Ken Ham, founder and president of Answers in Genesis, was disinvited from several homeschooling conferences after he criticized a fellow speaker at two Great Homeschool Conventions conferences and on his blog.
"The Board believes that Ken's public criticism of the convention itself and other speakers at our convention require him to surrender the spiritual privilege of addressing our homeschool audience," wrote Great Homeschool Conventions conference organizer Brennan Dean in the email dismissing Ham.
"Our expression of sacrifice and extraordinary kindness towards Ken and AIG has been returned to us and our attendees with Ken publicly attacking our conventions and other speakers," Dean wrote. "Our Board believes Ken's comments to be unnecessary, ungodly, and mean-spirited statements that are divisive at best and defamatory at worst."
Great Homeschool Conventions, which aims to teach and encourage homeschooling parents, hired Ham to present at four conferences this spring and summer, along with Peter Enns, a senior fellow of biblical studies at the BioLogos Foundation.
BioLogos's mission is to "promote a perspective on the origins of life that is both theologically and scientifically sound," and Enns argues against a strictly literal reading of Genesis, according to his blog.
During the first two conferences, in Memphis and Greenville, SC, Ham showed audiences two video clips of Enns to illustrate how modern Christian speakers were compromising God's word, according to the Answers in Genesis website. He also told audiences that Enns had connections to Susan Wise Bauer, another speaker.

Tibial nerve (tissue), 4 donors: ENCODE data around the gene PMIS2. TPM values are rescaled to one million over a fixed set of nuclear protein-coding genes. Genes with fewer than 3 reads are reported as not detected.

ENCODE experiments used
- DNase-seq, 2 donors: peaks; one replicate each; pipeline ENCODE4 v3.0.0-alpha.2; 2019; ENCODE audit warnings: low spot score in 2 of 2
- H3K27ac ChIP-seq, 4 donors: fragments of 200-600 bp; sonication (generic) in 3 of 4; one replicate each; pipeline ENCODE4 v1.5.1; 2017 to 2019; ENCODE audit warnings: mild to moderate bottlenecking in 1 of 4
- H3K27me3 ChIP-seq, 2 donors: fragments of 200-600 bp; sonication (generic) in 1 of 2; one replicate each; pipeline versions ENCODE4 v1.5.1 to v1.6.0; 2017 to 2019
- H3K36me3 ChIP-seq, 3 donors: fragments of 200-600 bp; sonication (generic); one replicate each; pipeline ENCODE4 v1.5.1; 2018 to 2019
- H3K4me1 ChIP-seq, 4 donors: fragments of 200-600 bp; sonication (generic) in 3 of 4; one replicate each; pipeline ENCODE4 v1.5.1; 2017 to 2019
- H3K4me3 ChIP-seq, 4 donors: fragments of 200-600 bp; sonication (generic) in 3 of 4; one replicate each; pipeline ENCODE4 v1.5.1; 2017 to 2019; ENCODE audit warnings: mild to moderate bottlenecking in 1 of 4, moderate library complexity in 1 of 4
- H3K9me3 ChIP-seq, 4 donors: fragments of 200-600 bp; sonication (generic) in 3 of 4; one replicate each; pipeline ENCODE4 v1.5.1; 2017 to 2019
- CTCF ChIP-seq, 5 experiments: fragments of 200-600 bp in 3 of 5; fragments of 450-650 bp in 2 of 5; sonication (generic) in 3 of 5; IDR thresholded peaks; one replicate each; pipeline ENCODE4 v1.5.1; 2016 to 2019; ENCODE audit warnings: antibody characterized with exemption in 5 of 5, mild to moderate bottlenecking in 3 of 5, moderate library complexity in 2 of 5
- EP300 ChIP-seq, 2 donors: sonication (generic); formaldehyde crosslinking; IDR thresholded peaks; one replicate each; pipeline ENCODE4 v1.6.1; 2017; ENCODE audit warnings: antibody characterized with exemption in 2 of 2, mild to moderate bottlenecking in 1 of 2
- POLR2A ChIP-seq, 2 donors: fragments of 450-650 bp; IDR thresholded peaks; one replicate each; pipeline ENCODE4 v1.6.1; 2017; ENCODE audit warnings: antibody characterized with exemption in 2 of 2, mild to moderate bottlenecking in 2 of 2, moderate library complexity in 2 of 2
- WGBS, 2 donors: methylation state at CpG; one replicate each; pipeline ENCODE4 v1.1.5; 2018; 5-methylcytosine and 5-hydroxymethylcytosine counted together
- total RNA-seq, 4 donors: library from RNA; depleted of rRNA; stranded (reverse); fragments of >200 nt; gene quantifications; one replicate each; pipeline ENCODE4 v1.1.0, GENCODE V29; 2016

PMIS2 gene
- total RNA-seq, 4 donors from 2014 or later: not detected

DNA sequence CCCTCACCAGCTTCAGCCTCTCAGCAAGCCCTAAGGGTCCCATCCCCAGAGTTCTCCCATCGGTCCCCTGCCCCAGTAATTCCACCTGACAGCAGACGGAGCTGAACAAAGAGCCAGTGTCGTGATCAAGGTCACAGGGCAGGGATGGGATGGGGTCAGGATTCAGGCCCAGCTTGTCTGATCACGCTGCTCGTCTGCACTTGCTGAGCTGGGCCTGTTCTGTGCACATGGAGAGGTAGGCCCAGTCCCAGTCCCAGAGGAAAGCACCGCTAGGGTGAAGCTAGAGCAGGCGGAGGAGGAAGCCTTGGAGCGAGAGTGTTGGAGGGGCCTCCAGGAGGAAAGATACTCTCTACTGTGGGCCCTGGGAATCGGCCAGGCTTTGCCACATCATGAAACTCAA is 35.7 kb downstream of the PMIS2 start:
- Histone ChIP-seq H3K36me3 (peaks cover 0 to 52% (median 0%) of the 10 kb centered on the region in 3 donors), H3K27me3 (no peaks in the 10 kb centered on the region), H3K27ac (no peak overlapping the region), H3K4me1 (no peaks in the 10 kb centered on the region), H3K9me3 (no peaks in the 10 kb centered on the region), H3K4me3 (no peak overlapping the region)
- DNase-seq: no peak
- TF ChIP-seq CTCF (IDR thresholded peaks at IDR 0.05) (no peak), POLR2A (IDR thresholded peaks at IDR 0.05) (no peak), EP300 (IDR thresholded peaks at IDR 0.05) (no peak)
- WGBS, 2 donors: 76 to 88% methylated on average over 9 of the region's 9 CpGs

Bauer's publishing company, Peace Hill Press, publishes Enns's Bible curriculum for homeschoolers.
"Here is just one of many examples of Peter Enns rejecting the plain teaching of the Bible and undermining God's Word—he totally rejects a worldwide Flood," Ham wrote on his Facebook page the day after the South Carolina conference.
Conference organizers should not have been surprised, Answers in Genesis spokesman Mark Looy said. "We told the conference organizers in November that we intended to caution convention participants."
None of the parents at the conventions expressed concern about Ham's warnings, Looy said. "One speaker expressed concern, but the participants didn't have a problem with the content."
The withdrawn invitation was "out of the blue," he said. "We had no clue there was a problem. If there was, we would have sought to remedy it in time for the Cincinnati conference."
Ham was not removed for his message about young-earth creation, which the conference organizers agree with, Dean wrote in a public explanation. "Dr. Ham was removed for his spirit not for his message," Dean wrote. "We believe Christian scholars should be heard without the fear of ostracism or ad hominem attacks."
Susan Wise Bauer called the disagreement between Dean and Ham a "huge ideological clash between two men who have the same view of Scripture."
The discussion is about how to treat people you disagree with, she said. And while online support for each side has been strident, nobody knows how, or if, this is going to affect the number of people attending future conventions, she said.
Editor's note: This article has been updated from its original posting.
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Other Christianity Today articles related to origins include:
Adamant on Adam | Resignation of prominent scholar Bruce Waltke underscores tension over evolution. (May 25, 2010)
At Origins' Margins | Michael Behe wonders how much Darwinism can really explain. (March 27, 2008)
Living with the Darwin Fish | Why the discovery of yet another 'missing link' doesn't destroy my faith. (March 12, 2007)
The Art of Debating Darwin | How to intelligently design a winning case